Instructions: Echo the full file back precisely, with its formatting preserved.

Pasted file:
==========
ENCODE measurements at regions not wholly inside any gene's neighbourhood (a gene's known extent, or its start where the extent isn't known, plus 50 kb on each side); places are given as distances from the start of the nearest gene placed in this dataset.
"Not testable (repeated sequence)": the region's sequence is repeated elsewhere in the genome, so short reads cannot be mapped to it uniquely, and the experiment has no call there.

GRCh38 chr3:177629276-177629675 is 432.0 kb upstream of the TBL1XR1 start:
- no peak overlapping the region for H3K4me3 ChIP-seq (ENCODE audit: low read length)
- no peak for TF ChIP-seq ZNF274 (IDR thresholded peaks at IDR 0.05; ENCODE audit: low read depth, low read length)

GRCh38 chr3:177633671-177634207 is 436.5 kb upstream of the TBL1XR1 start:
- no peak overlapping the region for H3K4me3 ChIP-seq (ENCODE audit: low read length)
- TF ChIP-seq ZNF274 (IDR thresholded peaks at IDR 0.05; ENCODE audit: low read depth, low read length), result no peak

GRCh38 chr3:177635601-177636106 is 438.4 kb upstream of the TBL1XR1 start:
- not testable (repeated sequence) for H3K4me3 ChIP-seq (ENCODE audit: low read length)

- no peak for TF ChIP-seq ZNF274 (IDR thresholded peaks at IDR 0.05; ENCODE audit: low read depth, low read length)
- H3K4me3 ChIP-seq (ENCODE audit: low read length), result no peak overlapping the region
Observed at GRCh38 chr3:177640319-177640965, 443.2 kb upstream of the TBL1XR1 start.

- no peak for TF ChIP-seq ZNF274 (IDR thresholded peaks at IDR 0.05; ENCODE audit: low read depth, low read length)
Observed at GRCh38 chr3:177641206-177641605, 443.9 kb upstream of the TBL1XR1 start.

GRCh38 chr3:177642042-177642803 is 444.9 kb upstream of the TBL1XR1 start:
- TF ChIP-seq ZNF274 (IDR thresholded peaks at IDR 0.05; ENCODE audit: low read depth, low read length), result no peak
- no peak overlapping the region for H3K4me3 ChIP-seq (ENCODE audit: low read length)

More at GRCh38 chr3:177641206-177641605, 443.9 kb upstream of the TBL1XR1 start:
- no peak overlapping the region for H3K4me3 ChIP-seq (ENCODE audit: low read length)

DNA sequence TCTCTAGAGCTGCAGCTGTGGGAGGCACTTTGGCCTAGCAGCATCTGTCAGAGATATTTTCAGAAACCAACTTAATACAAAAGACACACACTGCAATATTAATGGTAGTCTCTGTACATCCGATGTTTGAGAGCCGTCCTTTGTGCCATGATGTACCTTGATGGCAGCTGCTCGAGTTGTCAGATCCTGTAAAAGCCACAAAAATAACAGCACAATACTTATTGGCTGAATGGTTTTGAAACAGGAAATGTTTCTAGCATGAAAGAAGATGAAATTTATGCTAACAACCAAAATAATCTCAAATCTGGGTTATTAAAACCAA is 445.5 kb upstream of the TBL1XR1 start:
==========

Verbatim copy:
ENCODE measurements at regions not wholly inside any gene's neighbourhood (a gene's known extent, or its start where the extent isn't known, plus 50 kb on each side); places are given as distances from the start of the nearest gene placed in this dataset.
"Not testable (repeated sequence)": the region's sequence is repeated elsewhere in the genome, so short reads cannot be mapped to it uniquely, and the experiment has no call there.

GRCh38 chr3:177629276-177629675 is 432.0 kb upstream of the TBL1XR1 start:
- no peak overlapping the region for H3K4me3 ChIP-seq (ENCODE audit: low read length)
- no peak for TF ChIP-seq ZNF274 (IDR thresholded peaks at IDR 0.05; ENCODE audit: low read depth, low read length)

GRCh38 chr3:177633671-177634207 is 436.5 kb upstream of the TBL1XR1 start:
- no peak overlapping the region for H3K4me3 ChIP-seq (ENCODE audit: low read length)
- TF ChIP-seq ZNF274 (IDR thresholded peaks at IDR 0.05; ENCODE audit: low read depth, low read length), result no peak

GRCh38 chr3:177635601-177636106 is 438.4 kb upstream of the TBL1XR1 start:
- not testable (repeated sequence) for H3K4me3 ChIP-seq (ENCODE audit: low read length)

- no peak for TF ChIP-seq ZNF274 (IDR thresholded peaks at IDR 0.05; ENCODE audit: low read depth, low read length)
- H3K4me3 ChIP-seq (ENCODE audit: low read length), result no peak overlapping the region
Observed at GRCh38 chr3:177640319-177640965, 443.2 kb upstream of the TBL1XR1 start.

- no peak for TF ChIP-seq ZNF274 (IDR thresholded peaks at IDR 0.05; ENCODE audit: low read depth, low read length)
Observed at GRCh38 chr3:177641206-177641605, 443.9 kb upstream of the TBL1XR1 start.

GRCh38 chr3:177642042-177642803 is 444.9 kb upstream of the TBL1XR1 start:
- TF ChIP-seq ZNF274 (IDR thresholded peaks at IDR 0.05; ENCODE audit: low read depth, low read length), result no peak
- no peak overlapping the region for H3K4me3 ChIP-seq (ENCODE audit: low read length)

More at GRCh38 chr3:177641206-177641605, 443.9 kb upstream of the TBL1XR1 start:
- no peak overlapping the region for H3K4me3 ChIP-seq (ENCODE audit: low read length)

DNA sequence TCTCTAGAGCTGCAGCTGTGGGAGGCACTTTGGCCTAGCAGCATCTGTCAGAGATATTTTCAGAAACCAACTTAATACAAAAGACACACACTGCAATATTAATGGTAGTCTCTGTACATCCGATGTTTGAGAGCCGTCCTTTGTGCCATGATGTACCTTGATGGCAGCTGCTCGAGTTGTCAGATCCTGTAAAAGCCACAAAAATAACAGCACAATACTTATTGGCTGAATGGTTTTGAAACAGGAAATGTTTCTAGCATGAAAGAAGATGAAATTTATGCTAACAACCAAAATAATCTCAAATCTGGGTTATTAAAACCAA is 445.5 kb upstream of the TBL1XR1 start: